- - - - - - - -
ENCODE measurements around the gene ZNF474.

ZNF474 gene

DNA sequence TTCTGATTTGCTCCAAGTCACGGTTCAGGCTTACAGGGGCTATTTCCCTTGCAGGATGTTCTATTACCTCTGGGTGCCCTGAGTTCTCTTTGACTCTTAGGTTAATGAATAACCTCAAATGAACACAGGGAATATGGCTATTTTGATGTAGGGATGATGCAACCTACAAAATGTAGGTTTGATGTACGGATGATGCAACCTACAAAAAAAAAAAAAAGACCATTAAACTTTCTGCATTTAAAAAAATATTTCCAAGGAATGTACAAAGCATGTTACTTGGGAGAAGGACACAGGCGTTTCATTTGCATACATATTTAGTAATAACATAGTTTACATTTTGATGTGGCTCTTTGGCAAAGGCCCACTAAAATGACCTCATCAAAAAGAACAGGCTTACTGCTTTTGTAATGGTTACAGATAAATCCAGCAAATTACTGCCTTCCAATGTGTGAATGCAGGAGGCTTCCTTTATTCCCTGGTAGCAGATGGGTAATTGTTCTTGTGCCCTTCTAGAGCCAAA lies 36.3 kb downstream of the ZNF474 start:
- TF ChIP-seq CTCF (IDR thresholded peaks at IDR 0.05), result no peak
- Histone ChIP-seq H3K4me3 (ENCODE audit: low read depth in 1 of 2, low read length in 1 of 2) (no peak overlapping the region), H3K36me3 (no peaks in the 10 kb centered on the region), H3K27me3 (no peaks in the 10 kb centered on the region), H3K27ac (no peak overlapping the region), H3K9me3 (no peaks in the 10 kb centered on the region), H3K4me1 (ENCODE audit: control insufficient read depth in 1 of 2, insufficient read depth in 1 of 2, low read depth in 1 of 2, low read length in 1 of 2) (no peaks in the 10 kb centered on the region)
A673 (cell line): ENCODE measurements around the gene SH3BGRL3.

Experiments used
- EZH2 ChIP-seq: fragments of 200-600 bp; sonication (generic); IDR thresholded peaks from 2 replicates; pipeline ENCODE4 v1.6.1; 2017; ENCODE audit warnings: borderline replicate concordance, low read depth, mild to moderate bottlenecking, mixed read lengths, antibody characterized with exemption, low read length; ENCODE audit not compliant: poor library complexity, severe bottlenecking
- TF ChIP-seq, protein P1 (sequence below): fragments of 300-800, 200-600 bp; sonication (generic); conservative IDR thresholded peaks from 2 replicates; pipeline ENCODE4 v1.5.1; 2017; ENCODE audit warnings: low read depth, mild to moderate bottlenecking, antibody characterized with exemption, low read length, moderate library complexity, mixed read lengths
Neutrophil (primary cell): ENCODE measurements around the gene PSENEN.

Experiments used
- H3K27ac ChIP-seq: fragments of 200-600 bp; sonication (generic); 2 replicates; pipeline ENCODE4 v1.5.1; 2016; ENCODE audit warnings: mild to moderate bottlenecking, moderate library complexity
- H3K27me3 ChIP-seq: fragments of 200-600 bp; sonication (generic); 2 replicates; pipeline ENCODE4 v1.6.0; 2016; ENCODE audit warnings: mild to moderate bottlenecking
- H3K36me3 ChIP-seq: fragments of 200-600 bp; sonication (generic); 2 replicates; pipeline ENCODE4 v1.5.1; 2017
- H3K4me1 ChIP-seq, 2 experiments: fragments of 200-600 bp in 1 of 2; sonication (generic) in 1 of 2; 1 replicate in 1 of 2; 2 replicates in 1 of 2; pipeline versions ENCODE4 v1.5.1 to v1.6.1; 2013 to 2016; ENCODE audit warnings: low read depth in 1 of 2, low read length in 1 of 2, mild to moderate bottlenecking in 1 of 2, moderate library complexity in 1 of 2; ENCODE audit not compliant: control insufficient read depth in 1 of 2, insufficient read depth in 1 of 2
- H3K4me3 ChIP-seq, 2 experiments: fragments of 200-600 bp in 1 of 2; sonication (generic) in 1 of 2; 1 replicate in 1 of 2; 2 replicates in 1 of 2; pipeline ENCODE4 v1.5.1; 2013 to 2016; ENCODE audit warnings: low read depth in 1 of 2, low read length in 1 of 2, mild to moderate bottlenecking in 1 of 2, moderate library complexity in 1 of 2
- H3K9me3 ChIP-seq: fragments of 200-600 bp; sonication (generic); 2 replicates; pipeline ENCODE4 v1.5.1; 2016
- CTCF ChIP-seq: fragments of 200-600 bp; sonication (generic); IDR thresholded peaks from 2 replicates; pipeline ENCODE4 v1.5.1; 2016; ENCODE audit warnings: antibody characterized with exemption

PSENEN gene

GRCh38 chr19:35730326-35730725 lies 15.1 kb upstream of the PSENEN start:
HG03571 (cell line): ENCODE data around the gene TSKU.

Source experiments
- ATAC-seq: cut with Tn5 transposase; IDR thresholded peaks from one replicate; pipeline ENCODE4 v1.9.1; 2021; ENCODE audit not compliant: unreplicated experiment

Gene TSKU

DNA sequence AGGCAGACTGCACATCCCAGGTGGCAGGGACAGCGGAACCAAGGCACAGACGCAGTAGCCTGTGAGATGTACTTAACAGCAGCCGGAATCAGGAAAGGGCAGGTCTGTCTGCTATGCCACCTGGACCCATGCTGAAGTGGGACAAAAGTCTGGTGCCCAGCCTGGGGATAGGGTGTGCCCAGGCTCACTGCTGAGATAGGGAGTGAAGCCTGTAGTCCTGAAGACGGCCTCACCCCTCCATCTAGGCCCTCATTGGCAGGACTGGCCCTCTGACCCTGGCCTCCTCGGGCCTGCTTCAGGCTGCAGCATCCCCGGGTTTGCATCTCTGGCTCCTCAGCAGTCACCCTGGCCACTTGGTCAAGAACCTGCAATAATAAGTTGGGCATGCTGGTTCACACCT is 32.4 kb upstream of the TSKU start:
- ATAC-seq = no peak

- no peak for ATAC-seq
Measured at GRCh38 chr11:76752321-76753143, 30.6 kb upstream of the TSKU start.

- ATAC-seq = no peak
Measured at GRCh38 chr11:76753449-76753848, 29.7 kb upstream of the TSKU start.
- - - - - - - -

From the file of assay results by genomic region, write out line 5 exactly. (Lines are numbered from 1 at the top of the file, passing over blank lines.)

- Histone ChIP-seq H3K4me3 (ENCODE audit: low read depth in 1 of 2, low read length in 1 of 2) (no peak overlapping the region), H3K36me3 (no peaks in the 10 kb centered on the region), H3K27me3 (no peaks in the 10 kb centered on the region), H3K27ac (no peak overlapping the region), H3K9me3 (no peaks in the 10 kb centered on the region), H3K4me1 (ENCODE audit: control insufficient read depth in 1 of 2, insufficient read depth in 1 of 2, low read depth in 1 of 2, low read length in 1 of 2) (no peaks in the 10 kb centered on the region)